It's an invidious business, selecting threads to write about in this column. Several hundred new threads start each day: no sooner have you picked a likely candidate, than a dozen equally alluring topics flash up on the all-seeing Staffroom scanner.
Usually, we steer clear of threads commenting on news stories, as the issue will have been done to death by the time we publish the following week.
So I'm taking a medium-sized risk picking a thread sparked by a report on a local newspaper website, but I can't help myself. The title, "Head applies for licence to shoot seagulls", evokes the alarming image of a headteacher blasting away with his double-barrelled shotgun, while pupils cower under a blizzard of feathers and grapeshot.
No such thing, of course: go to the Hastings Today site via the link provided by MrNutter@ and you find that the head, having originally requested permission to hire marksmen to protect his school from potential bird flu carriers, has since opted for the less drastic deterrent of a "sound device". The seagulls of Hastings may be safe for the moment - but what about elsewhere? MrNutter@ wanted to know, "Have any other headteachers considered doing this in response to the fear of bird flu? Is this OTT paranoia or sensible health safety?" The request exposes a surprising incidence of gull-phobia.
Gooddr is the first hardliner: "Regardless of bird flu, they should shoot the blighters anyway. They **** everywhere, and can attack people."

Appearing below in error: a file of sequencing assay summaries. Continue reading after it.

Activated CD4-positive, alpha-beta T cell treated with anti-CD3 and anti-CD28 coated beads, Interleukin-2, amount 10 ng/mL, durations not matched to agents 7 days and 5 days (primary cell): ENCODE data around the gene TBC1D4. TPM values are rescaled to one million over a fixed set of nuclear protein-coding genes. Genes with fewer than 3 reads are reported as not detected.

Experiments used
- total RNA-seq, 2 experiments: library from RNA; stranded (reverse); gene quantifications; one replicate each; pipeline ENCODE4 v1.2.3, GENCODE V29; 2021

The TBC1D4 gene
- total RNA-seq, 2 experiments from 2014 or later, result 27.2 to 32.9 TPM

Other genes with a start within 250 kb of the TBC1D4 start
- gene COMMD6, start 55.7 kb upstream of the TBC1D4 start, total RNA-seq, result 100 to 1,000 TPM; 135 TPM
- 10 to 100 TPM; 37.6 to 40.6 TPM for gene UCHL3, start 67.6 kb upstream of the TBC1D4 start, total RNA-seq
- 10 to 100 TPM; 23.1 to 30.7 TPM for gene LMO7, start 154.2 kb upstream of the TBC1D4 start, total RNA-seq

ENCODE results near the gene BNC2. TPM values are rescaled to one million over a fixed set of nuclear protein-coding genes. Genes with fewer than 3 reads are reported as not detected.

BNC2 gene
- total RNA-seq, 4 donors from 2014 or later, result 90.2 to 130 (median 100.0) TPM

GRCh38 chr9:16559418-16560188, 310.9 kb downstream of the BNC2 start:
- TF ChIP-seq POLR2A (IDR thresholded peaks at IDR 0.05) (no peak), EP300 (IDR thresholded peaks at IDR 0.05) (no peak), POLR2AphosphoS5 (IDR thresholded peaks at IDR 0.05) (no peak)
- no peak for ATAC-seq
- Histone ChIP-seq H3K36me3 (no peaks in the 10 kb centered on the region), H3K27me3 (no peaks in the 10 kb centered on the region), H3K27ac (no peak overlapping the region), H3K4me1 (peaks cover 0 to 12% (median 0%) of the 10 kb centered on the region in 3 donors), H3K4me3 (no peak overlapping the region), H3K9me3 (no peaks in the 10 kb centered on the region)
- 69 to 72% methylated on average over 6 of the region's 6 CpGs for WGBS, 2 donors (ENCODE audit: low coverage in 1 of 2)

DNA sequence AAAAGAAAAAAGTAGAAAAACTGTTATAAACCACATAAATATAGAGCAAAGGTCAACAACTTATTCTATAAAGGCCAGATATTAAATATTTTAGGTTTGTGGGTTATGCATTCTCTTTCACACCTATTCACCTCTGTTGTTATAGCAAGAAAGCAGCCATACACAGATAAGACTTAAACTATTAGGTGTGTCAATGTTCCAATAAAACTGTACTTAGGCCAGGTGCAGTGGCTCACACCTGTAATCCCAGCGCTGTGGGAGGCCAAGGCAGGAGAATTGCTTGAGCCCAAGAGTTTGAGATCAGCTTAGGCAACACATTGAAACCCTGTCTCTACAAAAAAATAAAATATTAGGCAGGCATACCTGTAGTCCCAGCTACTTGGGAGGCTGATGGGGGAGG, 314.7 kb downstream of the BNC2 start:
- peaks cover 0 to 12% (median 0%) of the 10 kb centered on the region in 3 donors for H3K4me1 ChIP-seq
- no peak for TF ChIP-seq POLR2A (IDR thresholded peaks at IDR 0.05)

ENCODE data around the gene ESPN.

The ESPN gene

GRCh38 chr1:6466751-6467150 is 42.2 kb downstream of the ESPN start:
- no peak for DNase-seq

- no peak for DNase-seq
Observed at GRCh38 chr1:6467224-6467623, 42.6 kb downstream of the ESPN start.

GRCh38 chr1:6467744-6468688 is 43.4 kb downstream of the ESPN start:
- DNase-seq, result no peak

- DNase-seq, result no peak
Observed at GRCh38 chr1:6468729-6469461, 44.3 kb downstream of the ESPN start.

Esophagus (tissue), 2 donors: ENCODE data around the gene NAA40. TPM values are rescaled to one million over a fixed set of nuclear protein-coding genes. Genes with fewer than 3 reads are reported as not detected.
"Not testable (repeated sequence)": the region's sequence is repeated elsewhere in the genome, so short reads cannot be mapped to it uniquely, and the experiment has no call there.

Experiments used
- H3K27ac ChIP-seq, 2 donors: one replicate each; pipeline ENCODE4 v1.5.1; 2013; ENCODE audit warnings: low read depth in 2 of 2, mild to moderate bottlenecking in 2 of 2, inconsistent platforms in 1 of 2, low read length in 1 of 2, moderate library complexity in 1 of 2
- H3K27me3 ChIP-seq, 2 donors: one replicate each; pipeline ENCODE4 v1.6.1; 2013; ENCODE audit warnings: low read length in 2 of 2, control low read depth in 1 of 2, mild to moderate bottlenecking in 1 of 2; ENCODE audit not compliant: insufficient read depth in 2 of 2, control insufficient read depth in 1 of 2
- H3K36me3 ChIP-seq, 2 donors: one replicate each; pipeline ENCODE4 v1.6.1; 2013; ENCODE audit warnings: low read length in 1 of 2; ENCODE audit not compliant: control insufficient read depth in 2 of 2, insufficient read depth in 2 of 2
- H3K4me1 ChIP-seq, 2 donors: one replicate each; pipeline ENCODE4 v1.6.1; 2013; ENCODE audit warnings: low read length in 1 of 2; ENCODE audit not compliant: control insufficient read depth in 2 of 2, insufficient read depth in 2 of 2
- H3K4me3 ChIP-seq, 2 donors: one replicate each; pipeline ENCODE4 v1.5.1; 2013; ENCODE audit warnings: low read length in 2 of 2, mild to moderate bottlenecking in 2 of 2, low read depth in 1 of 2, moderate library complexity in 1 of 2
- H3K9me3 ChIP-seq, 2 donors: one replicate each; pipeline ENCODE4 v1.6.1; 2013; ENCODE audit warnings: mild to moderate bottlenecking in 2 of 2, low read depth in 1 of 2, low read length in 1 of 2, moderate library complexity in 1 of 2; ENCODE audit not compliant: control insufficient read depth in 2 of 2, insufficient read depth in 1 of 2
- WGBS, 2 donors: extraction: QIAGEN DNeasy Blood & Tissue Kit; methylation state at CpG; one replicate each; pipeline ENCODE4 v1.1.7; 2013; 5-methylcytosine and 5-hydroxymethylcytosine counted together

Zahra comes over all Hitchcockian: "Seagulls have been known to build nests on people's roofs and attack the residents when they try to enter their own house. We are overrun with the flying rats!" And Tiggywinkle introduces a whiff of conspiracy: "The most worrying thing is that bird flu is as close as Boulogne. Why has this not been on the news?"
It's only a matter of time before the seagull-fanciers intervene. Five minutes, in fact. Part Deux goes for irony: "Yes, let's kill more animals.
We have concreted the world, and robbed them of their habitats. We eat everything that moves and we stick everything in their eyes. We may as well shoot the gulls. PS: I grew up on the coast and we always had 10 to 20 gulls on the roof and car park, and thousands on the beach. Never once did one attack me or my family. Funny, that."
Tristessa begs to differ - "seagulls used to attack my mother because she used to feed them - so if she came out of her door without the food they would dive bomb her" - but she would not pull the trigger: "How can you justify killing them in case they might have bird flu?"
And then comes buntycat with a tale to melt hearts: "I like seagulls. They are handsome and resourceful and have a beautiful cry. All my leftovers go to Stephen Seagull, who waits on my wall as we eat. The neighbours are not impressed, but I don't like them anyway."
By the time this thread peters out it is pretty much a score draw between the pro and the anti-gull lobbies. I look for other seagull references, and come across a thread on a hopefully mythological form of juvenile torment called "seagulling", and an explanation of the seagull management style, courtesy of Ally1979: "A manager who flies in, makes a lot of noise, craps on everything, and then leaves."
Seagull-like, I bid you farewell.
Follow these threads at www.tes.co.ukstaffroom
* Personal: When the words "Hi Miss" should not be uttered
* Opinion: Why are they training teachers when they don't need them?
* Opinion: Do you get paid if the school's shut for snow?
* Behaviour: What do people get their kids in detention doing?
* Music: Catchy, easy tunes for disaffected Year 9s
Bill Hicks is editor of the TES website